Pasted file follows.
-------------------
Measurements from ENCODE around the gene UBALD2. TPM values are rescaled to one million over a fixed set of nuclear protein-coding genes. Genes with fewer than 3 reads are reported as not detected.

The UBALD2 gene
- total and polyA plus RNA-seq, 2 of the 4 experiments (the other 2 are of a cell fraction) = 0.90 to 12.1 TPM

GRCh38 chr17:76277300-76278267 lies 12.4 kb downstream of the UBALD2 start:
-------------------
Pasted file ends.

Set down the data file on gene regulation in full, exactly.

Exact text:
Measurements from ENCODE around the gene UBALD2. TPM values are rescaled to one million over a fixed set of nuclear protein-coding genes. Genes with fewer than 3 reads are reported as not detected.

The UBALD2 gene
- total and polyA plus RNA-seq, 2 of the 4 experiments (the other 2 are of a cell fraction) = 0.90 to 12.1 TPM

GRCh38 chr17:76277300-76278267 lies 12.4 kb downstream of the UBALD2 start: